TRENTON - A major school-construction project in Camden that the state put on hold this year was considered a greater priority by the Schools Development Authority than half of the 10 projects approved to proceed, records released Wednesday show.
The proposed Lanning Square school, which is part of the city's largest redevelopment effort and has involved eminent domain, received a score of 6.5 out of 8.5 - better than five projects approved for Paterson, West New York, and Jersey City.
State officials said other factors played a role in developing the school-construction plan, which won approval Wednesday morning from the authority's board in Trenton.
The new plan was born out of efforts by Gov. Christie's administration to improve the efficiency of a program to replace deteriorating schools in the state's neediest districts. Since his announcement last month that nearly $600 million would be spent on 10 projects this year, stakeholders have questioned how the state whittled down its list from the 52 projects approved in 2008 under Christie's predecessor, Jon S. Corzine.
On Wednesday, the SDA made public records showing how it ranked an expanded list of more than 100 proposals around the state, evaluating a project's readiness for construction and whether it was efficient, both overall and in response to "educational need."
But the final decision took into account other factors that elevated, over the Lanning Square school, lower-ranked projects, such as replacing the Oliver Street School in Newark. Those factors included Department of Education rankings that addressed the projects' educational priority: whether a school was overcrowded and whether its planned replacement was an appropriate size.
Proposals to renovate the Pyne Point Family Middle School, renovate two schools in Pemberton Township, and build another school in Burlington City also did not make the list of 10, although they were ranked higher by the SDA than several approved projects.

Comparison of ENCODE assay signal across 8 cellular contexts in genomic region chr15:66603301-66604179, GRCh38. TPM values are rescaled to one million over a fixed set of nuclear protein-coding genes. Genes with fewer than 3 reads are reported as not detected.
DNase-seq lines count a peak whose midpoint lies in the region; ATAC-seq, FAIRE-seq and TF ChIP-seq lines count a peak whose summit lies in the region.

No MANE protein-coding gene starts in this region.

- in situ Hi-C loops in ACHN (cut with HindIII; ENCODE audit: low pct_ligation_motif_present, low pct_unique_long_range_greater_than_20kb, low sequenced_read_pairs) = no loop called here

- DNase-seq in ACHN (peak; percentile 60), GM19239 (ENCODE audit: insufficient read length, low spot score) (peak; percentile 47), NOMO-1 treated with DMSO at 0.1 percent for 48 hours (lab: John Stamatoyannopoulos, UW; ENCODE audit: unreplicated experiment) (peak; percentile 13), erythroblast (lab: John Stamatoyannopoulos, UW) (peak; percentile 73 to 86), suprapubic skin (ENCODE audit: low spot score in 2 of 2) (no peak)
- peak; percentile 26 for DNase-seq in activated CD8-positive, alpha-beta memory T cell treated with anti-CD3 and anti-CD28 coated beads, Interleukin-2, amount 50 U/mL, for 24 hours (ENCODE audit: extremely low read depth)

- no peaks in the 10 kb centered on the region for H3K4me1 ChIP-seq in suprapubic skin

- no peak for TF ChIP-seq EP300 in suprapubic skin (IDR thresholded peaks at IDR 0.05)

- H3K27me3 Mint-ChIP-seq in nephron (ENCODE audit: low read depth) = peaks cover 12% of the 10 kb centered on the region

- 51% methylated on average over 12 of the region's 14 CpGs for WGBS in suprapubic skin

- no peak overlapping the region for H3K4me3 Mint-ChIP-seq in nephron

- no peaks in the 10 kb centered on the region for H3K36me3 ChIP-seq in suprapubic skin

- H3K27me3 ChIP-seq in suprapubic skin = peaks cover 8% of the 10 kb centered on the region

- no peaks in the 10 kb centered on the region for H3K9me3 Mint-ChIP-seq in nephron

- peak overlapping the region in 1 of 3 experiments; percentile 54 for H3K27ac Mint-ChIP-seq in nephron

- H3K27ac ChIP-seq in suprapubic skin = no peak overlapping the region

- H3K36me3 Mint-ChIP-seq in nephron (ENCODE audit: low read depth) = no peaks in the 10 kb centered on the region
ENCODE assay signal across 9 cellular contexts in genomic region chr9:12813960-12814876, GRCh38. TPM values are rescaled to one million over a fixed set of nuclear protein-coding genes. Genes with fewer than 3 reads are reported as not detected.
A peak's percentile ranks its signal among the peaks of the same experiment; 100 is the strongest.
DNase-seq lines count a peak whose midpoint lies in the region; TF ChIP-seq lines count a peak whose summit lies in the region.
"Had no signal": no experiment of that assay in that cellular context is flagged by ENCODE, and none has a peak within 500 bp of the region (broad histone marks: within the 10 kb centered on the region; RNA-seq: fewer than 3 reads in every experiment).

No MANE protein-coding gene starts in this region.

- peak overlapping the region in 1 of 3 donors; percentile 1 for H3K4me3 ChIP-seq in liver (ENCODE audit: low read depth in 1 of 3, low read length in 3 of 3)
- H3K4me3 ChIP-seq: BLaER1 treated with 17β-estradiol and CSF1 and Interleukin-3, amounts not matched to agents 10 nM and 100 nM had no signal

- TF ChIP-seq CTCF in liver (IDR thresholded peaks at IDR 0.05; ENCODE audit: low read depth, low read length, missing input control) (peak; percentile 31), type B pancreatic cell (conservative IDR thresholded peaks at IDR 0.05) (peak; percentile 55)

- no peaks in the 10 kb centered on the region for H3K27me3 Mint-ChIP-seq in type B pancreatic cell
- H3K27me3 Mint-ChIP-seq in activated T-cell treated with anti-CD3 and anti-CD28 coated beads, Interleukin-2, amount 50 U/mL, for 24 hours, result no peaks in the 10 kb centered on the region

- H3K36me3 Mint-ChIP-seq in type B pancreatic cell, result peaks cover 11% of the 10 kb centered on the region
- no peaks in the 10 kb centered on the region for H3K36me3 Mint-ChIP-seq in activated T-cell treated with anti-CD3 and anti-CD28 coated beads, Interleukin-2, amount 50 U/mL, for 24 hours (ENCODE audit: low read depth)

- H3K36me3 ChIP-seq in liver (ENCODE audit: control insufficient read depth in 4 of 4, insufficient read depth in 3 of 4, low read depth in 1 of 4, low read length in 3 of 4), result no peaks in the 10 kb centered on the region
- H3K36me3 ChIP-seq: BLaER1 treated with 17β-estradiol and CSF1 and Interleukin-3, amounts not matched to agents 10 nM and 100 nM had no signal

All five of those South Jersey projects, however, garnered far lower ratings from the Education Department on their educational priority than the 10 that made the list.
Wendy Kunz, director of construction for Camden schools, said she believed that the SDA did an excellent job of evaluating projects, but that it didn't take into account local officials' expertise or how substandard some buildings were.
Also, the Lanning Square site, she said, has been prepared and is ready for construction.
The most important factor in the SDA's selection process was whether the projects fit into the agency's goal to save money by standardizing school-building designs, which the program has never done, according to officials.
Marc Larkins, the authority's CEO, told the crowd at Wednesday's meeting that "if we can achieve some level of standardization, it will allow us to reach more projects because it will save us more money, and that's something I'm willing to sacrifice some time for."
Kristen MacLean, communications director for the SDA, noted that nine of the approved projects were for elementary schools with roughly the same enrollment and at the same stage of development.
"These schools make the most sense for a small program to test out how well standardization works," MacLean said.
Projects that didn't make the list of 10, she added, were not being shelved.
"It doesn't mean it's not a priority anymore," MacLean said. "It simply means it is our obligation, our responsibility, to go back to the districts and work with them and get those projects to meet the . . . standards that we set and to get them ready to advance in the future."